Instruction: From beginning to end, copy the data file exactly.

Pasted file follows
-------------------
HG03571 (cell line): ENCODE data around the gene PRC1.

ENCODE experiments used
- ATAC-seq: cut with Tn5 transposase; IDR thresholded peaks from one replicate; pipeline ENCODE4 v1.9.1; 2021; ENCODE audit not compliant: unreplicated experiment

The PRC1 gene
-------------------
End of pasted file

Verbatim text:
HG03571 (cell line): ENCODE data around the gene PRC1.

ENCODE experiments used
- ATAC-seq: cut with Tn5 transposase; IDR thresholded peaks from one replicate; pipeline ENCODE4 v1.9.1; 2021; ENCODE audit not compliant: unreplicated experiment

The PRC1 gene